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PCOS- Spotlights


									Polycystic Ovary Syndrome
              Jamal Zaidi

 Consultant Obstetrician & Gynaecologist
   East Sussex Healthcare NHS Trust
•   Definition & Prevalence
•   Pathogenesis
•   Diagnosis
•   Clinical Features
•   Management
•   Long term consequences
                            ASRM/ ESHRE
• Rotterdam: May 2003
• Two of three: Oligomenorrhoea & or anovulation
                 Hyperandrogenism; Clinical/biochemical
                 PCO on USG; 12 or more follicles in each ovary, 2-
  9mm,and/ or increased ovarian volume to over 10cm3
• Single PCO
• The follicle distribution & increase in stromal echogenicity &
  volume should be omitted
• Chronic anovulation & hyperandrogenism in absence of other
  endocrine disorders
• January issue of Fertility & Sterility J, 2004
    Gross appearance of ovaries
• Enlarged bilaterally and have a smooth thickened
  avascular capsule

• On cut section, subcapsular follicles in various
  stages of atresia are seen

• Microscopically luteinizing theca cells are seen

• PCO on ultrasound - 20%-33%
• Oligomenorrhoea - 4 – 21 %
• Oligomenorrhoea + hyperandrogenism - 3.5 – 9 %

• PCOS – approx 18% (community-based
  prevalence study based on Rotterdam criteria).
  Importantly, 70% of women in this recent study
  were undiagnosed

• Insulin resistance ?
• Hypersecretion of adrenal androgens?
• Hypersecretion of ovarian androgens?
• A genetic disorder with an autosomal dominant
  mode of inheritance?
• A multifactorial genetic disorder?


                         SHBG                      IGF-1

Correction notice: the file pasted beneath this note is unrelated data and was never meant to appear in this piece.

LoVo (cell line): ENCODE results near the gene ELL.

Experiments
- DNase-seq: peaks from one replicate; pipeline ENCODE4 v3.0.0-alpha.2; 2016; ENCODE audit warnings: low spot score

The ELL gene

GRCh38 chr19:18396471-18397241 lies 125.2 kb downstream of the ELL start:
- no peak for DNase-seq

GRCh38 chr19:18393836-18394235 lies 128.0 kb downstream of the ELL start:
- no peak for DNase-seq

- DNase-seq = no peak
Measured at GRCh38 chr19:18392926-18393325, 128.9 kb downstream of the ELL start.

5-alfa reductase activity is

IGF*** insulin like growth factor

                                              -                                              -

              Hepatic IGF-BP-1 production                                     Hepatic SHBG production
                                          +                                                      +

                                    ↑Free IGF-1                                    ↑ Free testosterone
↑Adipose tissue leptin                                                       ↑Thecal cell & adrenal

                                     +                                                           +

                                         ↑Pulse Freq                                  ↑ Oestrogens

        LH production                                                              FSH production

 IGF-BP-1; insulin growth factor binding protein: IGF-1; insulin growth factor 1: SHBG; Sex hormone binding
 globulin: LH; Luteinising Hormone: FSH; Follicle Stimulating Hormone.

History Taking
• Menarche
• Menstrual pattern
• Weight issues
• Hirsutism
• Other aspects of gynae history
                 Biochemical tests

The best biochemical markers of hyperandrogenism are
Increased free testosterone levels or free androgen index;
Reduced SHBG levels

Not all patients with PCOS have elevated circulating
androgen levels

DHEAS is raised in small fraction of patient with PCOS
levels (measured to exclude adrenal causes)
                     Biochemical Tests

•LH/FSH ratios can be elevated in up to 95% of women with
PCOS if women with recent ovulation are excluded
LH levels are not necessary for clinical diagnosis of PCOS

• May have increased Prolactin levels

• Increased oestradiol/oestrone levels

• Normal TFTs

• Increased fasting insulin
•PCOS should be excluded from other disorders in which
hirsutism and menstrual irregularities are prominent
Congenital adrenal hyperplasia
Cushing's syndrome
Androgen-secreting tumors

•In oligo/anovulation:
 E2 & FSH to exclude hypogonadotrophic hypogonadism
(central origin of ovarian dysfunction)
                        Pelvic Ultrasound
Small ovarian follicles; result of disturbed ovarian function
In PCOS, there is a so called "follicular arrest", i.e., several follicles
develop to a size of 5–7 mm, but not further.